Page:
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Only a third of India’s schoolchildren are pursuing online education, and an even smaller cohort are taking live online classes, the Annual Status of Education Report (Aser) said on Wednesday, underlining the coronavirus pandemic’s impact in deepening educational inequalities.

While just 11% of all the students enrolled in both private and government schools were pursuing online classes, 21.5% were using videos or recorded classes. In the case of students enrolled in government schools, only 8.1% were using online classes across the country.

This is despite smartphone ownership among student households jumping significantly in 2020 from two years ago, the Aser report by education non-profit Pratham showed. The report is based on a survey conducted in 26 states and 4 Union territories in September among a total of 52,227 households and 59,251 children in the age group of 5-16 years.

“Among enrolled children, more than 60% live in families with at least one smartphone. This proportion has increased enormously in the past two years, from 36.5% to 61.8% among enrolled children. The percentage point increase is similar in households of children enrolled in government and private schools," the report said.

In households where children are enrolled in government schools, the percentage of smartphone ownership has jumped from 29.6% in 2018 to 56.2% in 2020. In households where children are in private schools, smartphone ownership has gone up to 74.2% in 2020, a 24 percentage point increase from 2018.

Maharashtra, Gujarat, Madhya Pradesh, Himachal Pradesh and Tripura have reported more than 30 percentage point increases in the proportion of children whose families own a smartphone.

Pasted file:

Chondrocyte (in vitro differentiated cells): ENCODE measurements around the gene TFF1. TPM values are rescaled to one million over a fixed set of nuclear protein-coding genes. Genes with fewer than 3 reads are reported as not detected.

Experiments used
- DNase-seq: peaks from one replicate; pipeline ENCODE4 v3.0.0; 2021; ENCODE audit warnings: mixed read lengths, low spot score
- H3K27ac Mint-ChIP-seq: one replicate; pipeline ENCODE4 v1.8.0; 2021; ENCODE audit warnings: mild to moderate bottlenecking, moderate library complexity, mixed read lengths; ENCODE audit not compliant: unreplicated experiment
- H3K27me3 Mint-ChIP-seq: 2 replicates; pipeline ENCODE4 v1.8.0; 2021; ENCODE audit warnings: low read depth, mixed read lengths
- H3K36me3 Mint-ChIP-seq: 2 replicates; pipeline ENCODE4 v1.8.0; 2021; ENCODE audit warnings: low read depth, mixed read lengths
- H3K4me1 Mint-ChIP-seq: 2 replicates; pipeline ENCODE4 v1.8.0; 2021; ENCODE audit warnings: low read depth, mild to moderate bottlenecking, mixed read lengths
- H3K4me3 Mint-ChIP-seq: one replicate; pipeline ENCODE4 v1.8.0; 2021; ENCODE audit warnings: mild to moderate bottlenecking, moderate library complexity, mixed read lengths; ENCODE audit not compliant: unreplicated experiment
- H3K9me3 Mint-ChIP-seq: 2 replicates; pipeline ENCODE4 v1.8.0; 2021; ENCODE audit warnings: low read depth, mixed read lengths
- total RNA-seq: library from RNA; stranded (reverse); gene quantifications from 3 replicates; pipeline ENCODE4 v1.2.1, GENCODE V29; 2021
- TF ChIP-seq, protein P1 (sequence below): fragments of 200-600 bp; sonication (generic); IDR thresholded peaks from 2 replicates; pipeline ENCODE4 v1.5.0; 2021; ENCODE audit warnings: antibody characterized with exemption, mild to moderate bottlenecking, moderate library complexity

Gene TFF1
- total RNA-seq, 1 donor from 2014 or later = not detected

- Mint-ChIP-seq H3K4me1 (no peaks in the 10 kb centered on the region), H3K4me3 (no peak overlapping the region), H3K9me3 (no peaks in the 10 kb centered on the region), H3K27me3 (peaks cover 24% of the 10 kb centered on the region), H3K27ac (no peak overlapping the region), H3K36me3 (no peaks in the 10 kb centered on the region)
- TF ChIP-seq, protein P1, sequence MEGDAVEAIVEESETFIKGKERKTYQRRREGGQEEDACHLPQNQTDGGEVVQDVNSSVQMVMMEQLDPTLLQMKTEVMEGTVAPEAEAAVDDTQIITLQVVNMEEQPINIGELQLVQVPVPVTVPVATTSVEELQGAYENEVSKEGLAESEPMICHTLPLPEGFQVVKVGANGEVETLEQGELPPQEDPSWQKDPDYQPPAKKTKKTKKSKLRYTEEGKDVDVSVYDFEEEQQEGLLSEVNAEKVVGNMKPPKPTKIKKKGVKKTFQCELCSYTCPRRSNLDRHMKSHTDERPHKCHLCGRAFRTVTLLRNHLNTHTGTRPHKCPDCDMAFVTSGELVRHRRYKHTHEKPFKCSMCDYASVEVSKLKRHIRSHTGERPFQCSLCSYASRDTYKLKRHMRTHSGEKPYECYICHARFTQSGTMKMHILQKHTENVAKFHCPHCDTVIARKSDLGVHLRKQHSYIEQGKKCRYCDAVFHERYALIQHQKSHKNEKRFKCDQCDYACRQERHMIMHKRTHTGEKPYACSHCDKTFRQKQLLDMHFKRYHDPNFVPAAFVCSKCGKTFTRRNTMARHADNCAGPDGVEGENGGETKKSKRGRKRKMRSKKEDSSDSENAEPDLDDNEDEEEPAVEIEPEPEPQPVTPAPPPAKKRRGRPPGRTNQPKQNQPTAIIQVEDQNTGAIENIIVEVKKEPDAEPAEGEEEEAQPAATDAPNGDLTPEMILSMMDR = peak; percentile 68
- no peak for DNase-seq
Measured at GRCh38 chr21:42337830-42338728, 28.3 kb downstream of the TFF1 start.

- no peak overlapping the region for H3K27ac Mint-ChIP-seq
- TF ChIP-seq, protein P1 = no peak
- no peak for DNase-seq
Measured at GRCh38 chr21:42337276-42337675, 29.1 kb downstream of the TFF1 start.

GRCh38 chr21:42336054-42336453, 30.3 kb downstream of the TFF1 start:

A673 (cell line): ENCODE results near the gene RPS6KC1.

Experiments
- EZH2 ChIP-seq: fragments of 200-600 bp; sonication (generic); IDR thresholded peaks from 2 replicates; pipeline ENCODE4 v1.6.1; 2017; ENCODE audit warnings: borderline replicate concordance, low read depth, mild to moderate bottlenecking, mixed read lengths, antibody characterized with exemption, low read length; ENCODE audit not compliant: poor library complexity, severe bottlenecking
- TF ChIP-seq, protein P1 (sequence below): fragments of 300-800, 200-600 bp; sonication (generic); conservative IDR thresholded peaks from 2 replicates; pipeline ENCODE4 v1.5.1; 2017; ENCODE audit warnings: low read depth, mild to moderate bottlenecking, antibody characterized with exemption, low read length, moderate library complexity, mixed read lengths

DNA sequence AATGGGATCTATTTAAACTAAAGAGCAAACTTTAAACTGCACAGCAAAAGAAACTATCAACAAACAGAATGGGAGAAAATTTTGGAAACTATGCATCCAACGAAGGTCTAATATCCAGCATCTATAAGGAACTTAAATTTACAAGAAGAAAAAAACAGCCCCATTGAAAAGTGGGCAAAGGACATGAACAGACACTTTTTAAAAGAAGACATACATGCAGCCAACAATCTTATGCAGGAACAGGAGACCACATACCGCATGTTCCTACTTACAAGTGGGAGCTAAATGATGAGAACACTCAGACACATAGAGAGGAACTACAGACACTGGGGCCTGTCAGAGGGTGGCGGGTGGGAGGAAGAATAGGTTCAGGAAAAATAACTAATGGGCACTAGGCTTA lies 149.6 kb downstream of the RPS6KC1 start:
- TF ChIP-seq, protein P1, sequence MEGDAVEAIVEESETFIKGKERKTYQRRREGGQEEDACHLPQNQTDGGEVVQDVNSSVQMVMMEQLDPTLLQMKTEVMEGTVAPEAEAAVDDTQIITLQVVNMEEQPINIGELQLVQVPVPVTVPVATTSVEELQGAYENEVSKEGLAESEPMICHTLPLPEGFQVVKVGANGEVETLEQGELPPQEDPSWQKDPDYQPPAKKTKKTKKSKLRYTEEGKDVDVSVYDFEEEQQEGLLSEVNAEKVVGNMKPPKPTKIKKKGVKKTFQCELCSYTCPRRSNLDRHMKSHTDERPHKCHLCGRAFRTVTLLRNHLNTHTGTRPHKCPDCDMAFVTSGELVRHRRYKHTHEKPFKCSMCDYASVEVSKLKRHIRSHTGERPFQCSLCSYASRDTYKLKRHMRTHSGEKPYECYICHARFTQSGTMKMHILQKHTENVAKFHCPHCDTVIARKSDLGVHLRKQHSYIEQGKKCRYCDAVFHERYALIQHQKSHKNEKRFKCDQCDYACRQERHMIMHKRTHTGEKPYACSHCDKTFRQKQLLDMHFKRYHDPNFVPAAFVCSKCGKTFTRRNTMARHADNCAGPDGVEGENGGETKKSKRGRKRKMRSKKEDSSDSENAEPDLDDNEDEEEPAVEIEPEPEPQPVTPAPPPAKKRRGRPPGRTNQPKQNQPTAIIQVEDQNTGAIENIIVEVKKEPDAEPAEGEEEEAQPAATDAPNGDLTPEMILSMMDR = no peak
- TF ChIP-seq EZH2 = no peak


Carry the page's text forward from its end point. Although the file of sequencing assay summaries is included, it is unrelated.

“We need to invest more in bettering the digital infrastructure for improving the life and learning of students," said Vineet Nayar, chairman of Sampark Foundation and a former chief executive of HCL Technologies Ltd. Sampark works in the school education sector.

The report further said although a lot of digital content has been generated and transmitted to help children continue to learn, there is limited evidence on the extent to which this content is reaching children; whether they are engaging with it; and the impact it is having on their participation and learning.

But there is some good news.

At the all-India level, there has been a small shift towards government schools between 2018 and 2020 September across all grades and among both girls and boys. The proportion of boys enrolled in government schools rose from 62.8% in 2018 to 66.4% in 2020. Similarly, the proportion of girls enrolled in government schools rose from 70% to 73% during the same period. To be sure, this could be partly because of economic hardships and private schools in rural India closing down post the pandemic, the report said.

Similarly, more than 80% of children have textbooks for their current grade. This proportion is higher among students enrolled in government schools (84.1%) than in private schools (72.2%). Across states, the proportion of children with textbooks at home falls below 70% in only three states: Rajasthan (60.4%), Telangana (68.1%), and Andhra Pradesh (34.6%).

“Overall, about one-third of the enrolled children had received some form of learning materials or activities from their teachers during the week preceding the survey. However, there are significant variations by state in children’s receipt of learning materials or activities during the survey period," the Aser report said.

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